Believe it or not, I do not use Photoshop!  I own it, but I don’t use it at the moment.  After I shoot my original pre-processed shots, I open them with Picasa 2, which is a free program from the Internet that lets me do the basics, such as crop and straighten, etc.  Then, the program I use for my HDR work is Dynamic Pro HDR, which is a purchased, downloadable program from the Internet.  I don’t really have any specific techniques that I can share as such, because for every picture that I process, I have different ideas about that.  For example, the Lucinda Green shot was one I wanted to be quite smooth, but I also wanted to bring out the intensity of the rider’s and the horse’s faces while also emphasizing the water splash.  On the other hand, in Apocalyptic Rosemarkie, the sky was heavy that day, and I wanted to bring it out to make it look even more oppressive.  Each image I capture and process, I have a different vision of how I want it to look.  However, like a painter that has an idea of how their finished canvas will look, or an author of how a book will end, this idea sometimes changes as I process it.  Sometimes I will do something as I process it and think “Hmm, that look is more dramatic than I had originally planned.”  So, the advice I give to anyone trying this process is to play as much as possible, as far as experimenting with all the settings, tones, contrast, saturation, etc.  Save five or six versions of the finished image, then look at them full screen and then choose one, the one that ‘ticks all the boxes you wanted ticked, then delete the rest!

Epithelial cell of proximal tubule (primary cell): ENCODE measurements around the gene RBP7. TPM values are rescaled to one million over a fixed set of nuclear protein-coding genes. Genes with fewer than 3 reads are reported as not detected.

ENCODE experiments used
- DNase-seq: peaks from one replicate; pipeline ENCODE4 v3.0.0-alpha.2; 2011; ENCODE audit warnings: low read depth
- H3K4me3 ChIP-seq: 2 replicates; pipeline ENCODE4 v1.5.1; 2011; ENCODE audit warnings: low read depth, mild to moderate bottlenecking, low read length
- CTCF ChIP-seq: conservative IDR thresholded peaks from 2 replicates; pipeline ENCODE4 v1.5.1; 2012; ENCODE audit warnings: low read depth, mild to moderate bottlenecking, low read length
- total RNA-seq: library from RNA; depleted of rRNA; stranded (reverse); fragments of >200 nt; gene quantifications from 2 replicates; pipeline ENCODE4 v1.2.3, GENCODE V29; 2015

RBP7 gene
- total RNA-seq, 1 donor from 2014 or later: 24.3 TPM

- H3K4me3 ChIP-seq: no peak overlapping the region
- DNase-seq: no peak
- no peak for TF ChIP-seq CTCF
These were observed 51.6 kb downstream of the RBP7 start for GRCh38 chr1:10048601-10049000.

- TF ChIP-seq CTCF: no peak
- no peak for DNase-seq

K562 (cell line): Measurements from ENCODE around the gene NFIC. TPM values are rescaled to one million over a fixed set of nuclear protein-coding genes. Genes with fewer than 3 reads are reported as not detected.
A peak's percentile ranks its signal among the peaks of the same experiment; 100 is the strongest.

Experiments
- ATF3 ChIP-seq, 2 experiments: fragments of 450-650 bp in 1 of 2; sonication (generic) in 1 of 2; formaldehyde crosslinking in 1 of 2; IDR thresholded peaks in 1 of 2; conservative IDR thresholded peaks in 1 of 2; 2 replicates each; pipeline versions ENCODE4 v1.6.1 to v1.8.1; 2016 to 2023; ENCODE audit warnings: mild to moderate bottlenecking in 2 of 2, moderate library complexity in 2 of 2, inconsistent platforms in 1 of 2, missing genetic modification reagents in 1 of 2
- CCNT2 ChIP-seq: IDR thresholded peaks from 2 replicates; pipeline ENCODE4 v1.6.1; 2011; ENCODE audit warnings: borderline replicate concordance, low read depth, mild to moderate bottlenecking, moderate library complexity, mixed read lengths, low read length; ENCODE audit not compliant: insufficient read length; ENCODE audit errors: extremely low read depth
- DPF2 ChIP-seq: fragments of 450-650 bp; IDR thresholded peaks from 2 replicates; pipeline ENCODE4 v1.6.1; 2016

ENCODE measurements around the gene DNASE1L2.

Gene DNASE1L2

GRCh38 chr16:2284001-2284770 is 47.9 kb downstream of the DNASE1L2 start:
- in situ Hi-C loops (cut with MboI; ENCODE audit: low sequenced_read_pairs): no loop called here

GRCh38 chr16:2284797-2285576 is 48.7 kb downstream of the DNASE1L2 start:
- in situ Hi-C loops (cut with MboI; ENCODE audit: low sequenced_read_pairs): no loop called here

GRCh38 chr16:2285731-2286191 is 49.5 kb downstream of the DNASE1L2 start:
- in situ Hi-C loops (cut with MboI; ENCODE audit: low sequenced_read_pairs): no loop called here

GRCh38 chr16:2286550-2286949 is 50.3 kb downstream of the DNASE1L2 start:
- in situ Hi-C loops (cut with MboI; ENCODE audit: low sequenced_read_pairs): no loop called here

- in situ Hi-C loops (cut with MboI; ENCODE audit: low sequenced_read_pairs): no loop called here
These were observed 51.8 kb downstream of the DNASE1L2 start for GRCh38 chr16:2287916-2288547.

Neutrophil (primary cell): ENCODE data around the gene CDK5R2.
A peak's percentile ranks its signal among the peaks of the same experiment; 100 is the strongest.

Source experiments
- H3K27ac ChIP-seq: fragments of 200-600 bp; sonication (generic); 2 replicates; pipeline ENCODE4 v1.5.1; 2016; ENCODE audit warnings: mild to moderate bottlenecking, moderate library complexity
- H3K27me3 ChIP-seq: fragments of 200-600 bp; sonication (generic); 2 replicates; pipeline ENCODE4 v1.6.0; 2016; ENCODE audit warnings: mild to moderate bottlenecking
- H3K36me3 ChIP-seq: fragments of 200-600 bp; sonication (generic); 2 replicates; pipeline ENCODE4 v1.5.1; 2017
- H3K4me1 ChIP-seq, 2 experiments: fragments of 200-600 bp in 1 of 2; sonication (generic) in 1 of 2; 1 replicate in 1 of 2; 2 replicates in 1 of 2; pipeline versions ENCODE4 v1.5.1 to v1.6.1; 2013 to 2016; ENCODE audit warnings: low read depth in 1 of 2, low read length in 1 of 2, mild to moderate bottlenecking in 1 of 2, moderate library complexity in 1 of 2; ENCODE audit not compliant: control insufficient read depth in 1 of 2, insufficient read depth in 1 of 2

Rut

Rut

Do you have any favorite photography books, and also favorite photographers?
Photographers, well some you will have heard of and hopefully some you will investigate further.  For landscape it has got to be the obvious Ansel Adams, but also Ian Wallace, and for portrait it has to be Annie Leibovitz, who has produced some of the iconic portraits of my life time, and also Will McBride.
So Andy, in closing this fascinating interview with you today, please tell me and our readers what is your ‘real’ profession, or is it art/photography?

My “real profession” is as a support worker with Sense Scotland, working with adults who have communication support needs because of deaf blindness, sensory impairment, learning and physical disabilities.  It is a very hard, tiring sometimes emotional, but ultimately rewarding role, and also helps fuel my outlook and enjoyment of my life.

That sounds like a wonderful and rewarding career Andy.

Thank you so much for allowing me to interview you, and for the use of your lovely photos!